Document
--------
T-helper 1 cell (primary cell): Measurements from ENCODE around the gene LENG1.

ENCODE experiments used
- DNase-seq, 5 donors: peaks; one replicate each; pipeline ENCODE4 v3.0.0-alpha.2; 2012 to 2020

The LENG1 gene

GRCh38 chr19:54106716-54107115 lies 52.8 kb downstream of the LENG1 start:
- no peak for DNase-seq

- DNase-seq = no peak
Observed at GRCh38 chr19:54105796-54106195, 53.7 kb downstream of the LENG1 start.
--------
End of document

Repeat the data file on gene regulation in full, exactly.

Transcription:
T-helper 1 cell (primary cell): Measurements from ENCODE around the gene LENG1.

ENCODE experiments used
- DNase-seq, 5 donors: peaks; one replicate each; pipeline ENCODE4 v3.0.0-alpha.2; 2012 to 2020

The LENG1 gene

GRCh38 chr19:54106716-54107115 lies 52.8 kb downstream of the LENG1 start:
- no peak for DNase-seq

- DNase-seq = no peak
Observed at GRCh38 chr19:54105796-54106195, 53.7 kb downstream of the LENG1 start.